The idea then occurred to him of writing a preface or Prologue, which would afford him the double opportunity of justifying and explaining his design, and of expressing his gratitude for his attainment of greater leisure. Having done this, he was not wholly satisfied with it; he thought the expression of gratitude did not come out with sufficient clearness, at least with regard to the person to whom he owed the greatest debt.

So he at once set about to amend and alter it; the first draught, of which he had no reason to be ashamed, being at the same time preserved. And we may be sure that the revision was made almost immediately; he was not the man to take up a piece of work again after the first excitement of it had passed away 2. On the contrary, he used to form larger plans than he could well execute, and leave them unfinished when he grew tired of them.

I therefore propose to assign the conjectural date of the spring of to both forms of the Prologue; and I suppose that Chaucer went on with one tale of the series after another during the summer and latter part of the same year till he grew tired of the task, and at last gave it up in the middle of a sentence. An expression of doubt as to the completion of the task already appears in l.

Comparison of the two forms of the Prologue. A detailed comparison of the two forms of the Prologue would extend to a great length. I merely point out some of the more remarkable variations. The first distinct note of difference that calls for notice is at line A. This is clearly done for the sake of greater definiteness, and because of the association of the 1st of May with certain national customs expressive of rejoicing. It is emphasized by the statements in B. In the B-text, the date is definitely fixed; in ll. He awakes on the morning of May 2, and sets to work at once ll.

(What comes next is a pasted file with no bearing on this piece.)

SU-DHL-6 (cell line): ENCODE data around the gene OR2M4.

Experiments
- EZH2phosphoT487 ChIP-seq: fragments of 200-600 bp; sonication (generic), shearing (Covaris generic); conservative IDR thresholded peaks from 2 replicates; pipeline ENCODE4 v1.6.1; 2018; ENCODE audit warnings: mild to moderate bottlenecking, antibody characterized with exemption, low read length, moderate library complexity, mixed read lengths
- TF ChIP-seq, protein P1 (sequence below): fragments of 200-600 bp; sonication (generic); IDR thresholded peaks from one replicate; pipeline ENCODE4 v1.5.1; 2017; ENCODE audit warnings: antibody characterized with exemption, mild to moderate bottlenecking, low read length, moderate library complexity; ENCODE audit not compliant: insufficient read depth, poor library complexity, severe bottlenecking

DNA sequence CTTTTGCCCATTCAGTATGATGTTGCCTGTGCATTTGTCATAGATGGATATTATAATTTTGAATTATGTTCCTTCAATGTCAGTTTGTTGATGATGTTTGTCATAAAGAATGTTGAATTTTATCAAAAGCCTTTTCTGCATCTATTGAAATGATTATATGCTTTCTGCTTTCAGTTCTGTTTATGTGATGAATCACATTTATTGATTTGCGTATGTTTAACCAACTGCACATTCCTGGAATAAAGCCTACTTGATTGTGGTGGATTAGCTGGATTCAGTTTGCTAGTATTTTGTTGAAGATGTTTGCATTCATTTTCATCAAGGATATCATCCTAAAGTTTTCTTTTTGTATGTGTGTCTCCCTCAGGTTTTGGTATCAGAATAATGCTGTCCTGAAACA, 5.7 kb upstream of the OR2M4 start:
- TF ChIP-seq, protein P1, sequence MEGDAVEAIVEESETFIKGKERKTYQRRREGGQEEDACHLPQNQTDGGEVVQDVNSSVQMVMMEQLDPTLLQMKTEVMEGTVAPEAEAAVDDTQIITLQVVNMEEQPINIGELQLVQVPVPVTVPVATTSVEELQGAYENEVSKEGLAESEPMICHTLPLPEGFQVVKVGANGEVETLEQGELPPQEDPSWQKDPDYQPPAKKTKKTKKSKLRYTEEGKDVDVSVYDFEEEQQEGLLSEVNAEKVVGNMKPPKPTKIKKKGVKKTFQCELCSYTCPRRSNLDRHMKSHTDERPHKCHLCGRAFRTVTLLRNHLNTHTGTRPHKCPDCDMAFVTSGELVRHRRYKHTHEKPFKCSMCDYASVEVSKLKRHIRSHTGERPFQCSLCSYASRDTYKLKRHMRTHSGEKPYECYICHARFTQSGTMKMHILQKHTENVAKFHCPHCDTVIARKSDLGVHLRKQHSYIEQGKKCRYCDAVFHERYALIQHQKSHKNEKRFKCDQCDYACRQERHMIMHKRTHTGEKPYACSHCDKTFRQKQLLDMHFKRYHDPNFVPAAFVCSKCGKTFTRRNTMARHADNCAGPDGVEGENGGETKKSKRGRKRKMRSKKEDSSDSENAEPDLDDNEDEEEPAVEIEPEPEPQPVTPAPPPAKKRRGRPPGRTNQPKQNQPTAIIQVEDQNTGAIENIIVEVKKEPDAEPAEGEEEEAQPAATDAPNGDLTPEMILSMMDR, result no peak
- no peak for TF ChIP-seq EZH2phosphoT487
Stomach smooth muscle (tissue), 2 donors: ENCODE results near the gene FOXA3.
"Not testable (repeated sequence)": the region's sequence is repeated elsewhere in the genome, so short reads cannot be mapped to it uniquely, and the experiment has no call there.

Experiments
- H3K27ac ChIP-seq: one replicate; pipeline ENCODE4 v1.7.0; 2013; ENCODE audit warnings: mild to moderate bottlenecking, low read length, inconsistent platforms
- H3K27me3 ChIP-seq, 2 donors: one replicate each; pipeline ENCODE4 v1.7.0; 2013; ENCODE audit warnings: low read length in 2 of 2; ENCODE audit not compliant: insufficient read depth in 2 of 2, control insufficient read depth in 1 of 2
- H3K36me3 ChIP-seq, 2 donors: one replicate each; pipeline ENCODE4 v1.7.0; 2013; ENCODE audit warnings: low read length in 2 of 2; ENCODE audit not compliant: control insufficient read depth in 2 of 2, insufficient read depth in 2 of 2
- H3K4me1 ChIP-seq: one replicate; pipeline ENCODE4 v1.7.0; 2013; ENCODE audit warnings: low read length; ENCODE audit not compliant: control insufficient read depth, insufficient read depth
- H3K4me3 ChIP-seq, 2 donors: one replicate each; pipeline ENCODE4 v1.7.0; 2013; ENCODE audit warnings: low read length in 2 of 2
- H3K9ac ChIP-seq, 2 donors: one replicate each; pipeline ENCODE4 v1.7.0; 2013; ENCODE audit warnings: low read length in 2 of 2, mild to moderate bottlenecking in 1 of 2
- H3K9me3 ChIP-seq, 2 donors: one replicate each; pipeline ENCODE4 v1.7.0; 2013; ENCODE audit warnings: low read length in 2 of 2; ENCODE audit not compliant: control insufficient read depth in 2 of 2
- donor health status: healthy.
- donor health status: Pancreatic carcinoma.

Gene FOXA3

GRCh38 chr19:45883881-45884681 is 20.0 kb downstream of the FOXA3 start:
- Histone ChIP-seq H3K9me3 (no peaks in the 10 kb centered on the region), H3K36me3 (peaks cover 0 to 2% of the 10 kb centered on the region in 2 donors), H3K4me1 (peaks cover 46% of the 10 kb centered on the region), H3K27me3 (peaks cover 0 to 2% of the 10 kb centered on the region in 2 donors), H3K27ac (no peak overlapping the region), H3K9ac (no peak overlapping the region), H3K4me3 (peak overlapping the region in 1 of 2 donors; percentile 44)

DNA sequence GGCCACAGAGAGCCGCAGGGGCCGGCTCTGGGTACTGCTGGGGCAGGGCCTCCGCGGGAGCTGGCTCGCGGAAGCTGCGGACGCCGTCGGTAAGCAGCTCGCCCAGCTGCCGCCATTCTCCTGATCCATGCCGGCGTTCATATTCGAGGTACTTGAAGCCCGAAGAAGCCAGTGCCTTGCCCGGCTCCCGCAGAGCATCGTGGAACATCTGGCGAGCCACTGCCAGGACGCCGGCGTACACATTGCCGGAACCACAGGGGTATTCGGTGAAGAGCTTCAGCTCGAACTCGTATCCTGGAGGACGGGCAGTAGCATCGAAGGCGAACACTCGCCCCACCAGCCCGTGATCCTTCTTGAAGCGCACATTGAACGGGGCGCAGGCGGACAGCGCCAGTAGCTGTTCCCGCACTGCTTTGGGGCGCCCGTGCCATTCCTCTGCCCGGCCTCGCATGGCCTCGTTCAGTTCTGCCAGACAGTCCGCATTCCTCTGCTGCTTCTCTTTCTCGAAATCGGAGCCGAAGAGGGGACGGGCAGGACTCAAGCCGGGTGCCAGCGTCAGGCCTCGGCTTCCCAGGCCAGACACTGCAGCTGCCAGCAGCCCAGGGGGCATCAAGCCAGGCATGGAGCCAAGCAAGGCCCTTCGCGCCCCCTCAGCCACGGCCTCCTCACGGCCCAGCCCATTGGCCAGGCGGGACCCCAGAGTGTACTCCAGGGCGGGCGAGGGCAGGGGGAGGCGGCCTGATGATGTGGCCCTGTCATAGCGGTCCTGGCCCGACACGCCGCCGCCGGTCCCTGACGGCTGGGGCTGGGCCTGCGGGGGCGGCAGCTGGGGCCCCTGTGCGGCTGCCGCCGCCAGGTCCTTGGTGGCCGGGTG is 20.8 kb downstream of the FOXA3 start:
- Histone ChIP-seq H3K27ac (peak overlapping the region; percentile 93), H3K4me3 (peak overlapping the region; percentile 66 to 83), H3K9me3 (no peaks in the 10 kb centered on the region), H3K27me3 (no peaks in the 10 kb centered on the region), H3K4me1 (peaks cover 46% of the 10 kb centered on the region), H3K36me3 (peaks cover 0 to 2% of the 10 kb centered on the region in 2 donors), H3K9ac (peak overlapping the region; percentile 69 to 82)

Another notable variation is on p. On arriving at line A. The passage in A. The sole existing copy of it was evidently made from a MS. In his dream, he sees a lark A. In the B-text, the dream is postponed till B. This is a clear improvement. The poet wishes to suppress the name of Alcestis for the present, in order to introduce it as a surprise towards the end B. Indeed, Chaucer takes good care to say so; for he inserts a passage to that effect B.

We have a few additional lines of the same sort in B. On the other hand, Chaucer suppressed the long and interesting passage in A.

Devil’s Apple: A Collection of Datura Folklore | Coby Michael Ward

But for the existence of MS. If, as we have seen, Alcestis in this Prologue really meant the queen, it should follow that the God of Love really meant the king. This is made clear in B. In fact, in A. But the comparison of the king to a lion, and of himself to a fly, was in excellent taste; so no alteration was needed here p. In his enumeration of his former works B. This work is now lost 1 , and was probably omitted as being a mere translation, and of no great account.

At pp. Line B. Again, in B. This proviso was eminently practical and judicious. The subject of the Legend. We learn, from B. As to the names of the nineteen, they are to be found in his Balade Upon turning to the Balade p. For example, Absalom and Jonathan are names of men; Esther is hardly Edition: current; Page: [ xxvi ] a suitable subject, whilst Ysoult belongs to a romance of medieval times. The resulting practicable list is thus reduced to the following, viz. At the same time, we find legends of Medea and Philomela, though neither of these are mentioned in the Balade.

It is of course intended that the Balade should give a representative list only, without being exactly accurate. But we are next confronted by a most extraordinary piece of evidence, viz. And, in describing this former work of his, he introduces the following lines:—.

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We can only suppose that he is referring to the contents of his work in quite general terms, with a passing reference to his vision of Alcestis and the nineteen ladies, and to those mentioned in his Balade. There is no reason for supposing that he ever wrote complete tales about Deianira, Hermione, Hero, Helen, Briseis, Laodamia, or Penelope, any more than he did about Alcestis. But he never did it. On comparing these two lists, we find that the following names are common to both, viz.

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  6. The following occur in the Balade only, viz.